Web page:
I failed at video for 9 months — learn from my mistakes!

It’s a hard game, but worth every minute. I hope.
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Howdy readers!

I’ve talked before about the value of building an audience for your business. It’s hard work, but it makes so many other things easier. So today:

  • 8 lessons I’ve learned from my year of video

Let’s do it!


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Now back to the content…

I spent $96,000 producing videos this last year. 

I gained 2,200 followers.

With some videos getting <100 views.

But I’ve finally figured it out. (I think.) 

Here are the 8 biggest things I’ve learned from a year of failing (and now succeeding) at video:

A little background:

I’ve been hard-core creating on social the past few years.It’s been a huge benefit to my business, makes everything easier, and I enjoy the hell out of teaching.

But last year I realized I was basically only on Twitter. And I started worrying: what if Twitter disappears? I needed to diversify.

YouTube was the next frontier for me. And I realized there was a TON I didn’t know. It was a slap in the face.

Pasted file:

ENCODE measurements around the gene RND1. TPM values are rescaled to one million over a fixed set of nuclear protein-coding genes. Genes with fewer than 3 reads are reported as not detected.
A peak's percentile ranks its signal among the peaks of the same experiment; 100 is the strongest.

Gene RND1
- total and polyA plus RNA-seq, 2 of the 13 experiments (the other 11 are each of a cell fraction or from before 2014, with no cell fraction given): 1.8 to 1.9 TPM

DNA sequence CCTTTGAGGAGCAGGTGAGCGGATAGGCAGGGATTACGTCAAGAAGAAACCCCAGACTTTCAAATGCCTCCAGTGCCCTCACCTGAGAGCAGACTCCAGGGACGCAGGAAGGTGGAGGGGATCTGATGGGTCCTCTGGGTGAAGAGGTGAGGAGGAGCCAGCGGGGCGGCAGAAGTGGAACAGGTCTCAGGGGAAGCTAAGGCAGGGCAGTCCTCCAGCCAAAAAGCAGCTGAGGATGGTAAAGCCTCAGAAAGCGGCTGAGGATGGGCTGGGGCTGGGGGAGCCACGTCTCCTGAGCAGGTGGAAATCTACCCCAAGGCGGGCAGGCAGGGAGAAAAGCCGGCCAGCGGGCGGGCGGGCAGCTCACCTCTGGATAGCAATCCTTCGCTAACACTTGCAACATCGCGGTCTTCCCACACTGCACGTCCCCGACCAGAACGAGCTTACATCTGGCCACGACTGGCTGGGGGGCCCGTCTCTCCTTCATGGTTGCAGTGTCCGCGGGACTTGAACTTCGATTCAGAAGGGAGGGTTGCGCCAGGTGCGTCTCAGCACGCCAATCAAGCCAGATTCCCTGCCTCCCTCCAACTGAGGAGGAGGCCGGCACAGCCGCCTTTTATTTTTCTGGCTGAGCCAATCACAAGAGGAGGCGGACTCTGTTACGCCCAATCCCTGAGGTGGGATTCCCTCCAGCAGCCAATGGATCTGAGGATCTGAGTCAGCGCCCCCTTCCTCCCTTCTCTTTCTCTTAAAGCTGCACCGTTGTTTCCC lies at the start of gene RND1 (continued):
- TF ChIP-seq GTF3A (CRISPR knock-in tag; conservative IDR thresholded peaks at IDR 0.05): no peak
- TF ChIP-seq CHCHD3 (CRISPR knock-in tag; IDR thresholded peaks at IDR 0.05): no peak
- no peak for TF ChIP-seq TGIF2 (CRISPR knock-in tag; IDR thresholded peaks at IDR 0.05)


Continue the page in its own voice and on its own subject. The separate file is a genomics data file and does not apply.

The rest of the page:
So this is a thread of all the stuff I’ve learned in the past year. And hopefully it’s a redemption story, because I feel like we finally figured it out.

1. New platform, new content

Twitter is kind of unique. You can get a big audience with relatively smart, top 20% content. Like, I write threads about QSBS and they actually do well. The average sophistication is WAY higher.

On other platforms, you can’t do that. We all joke about how dumb LinkedIn is. Well, TikTok’s even dumber. You have to dumb stuff down an amazing amount to have it work on these other platforms. 

I’m not saying it’s impossible to build an audience with smart stuff, but it’ll be super niche. 

So that was the big takeaway: the audience needs it simpler than you ever imagined.

2. Don’t start with long-form videos

YouTube has been built on long-form videos for nearly 20 years. 

So there are people with huge established audiences, who are years ahead of you on stuff like thumbnails, hooks, editing, and finding the best ideas for their audiences.

It’s hyper competitive to break into that crowd. 

But short-form content on YouTube is pretty new. It’s more of a level playing field, and it’s a great way to build an audience who aren’t ready to more than 60 seconds listening to a random bald dude on the internet.

3. You start in algorithm jail

YouTube doesn’t let you make one great video and suddenly go viral right out the gate.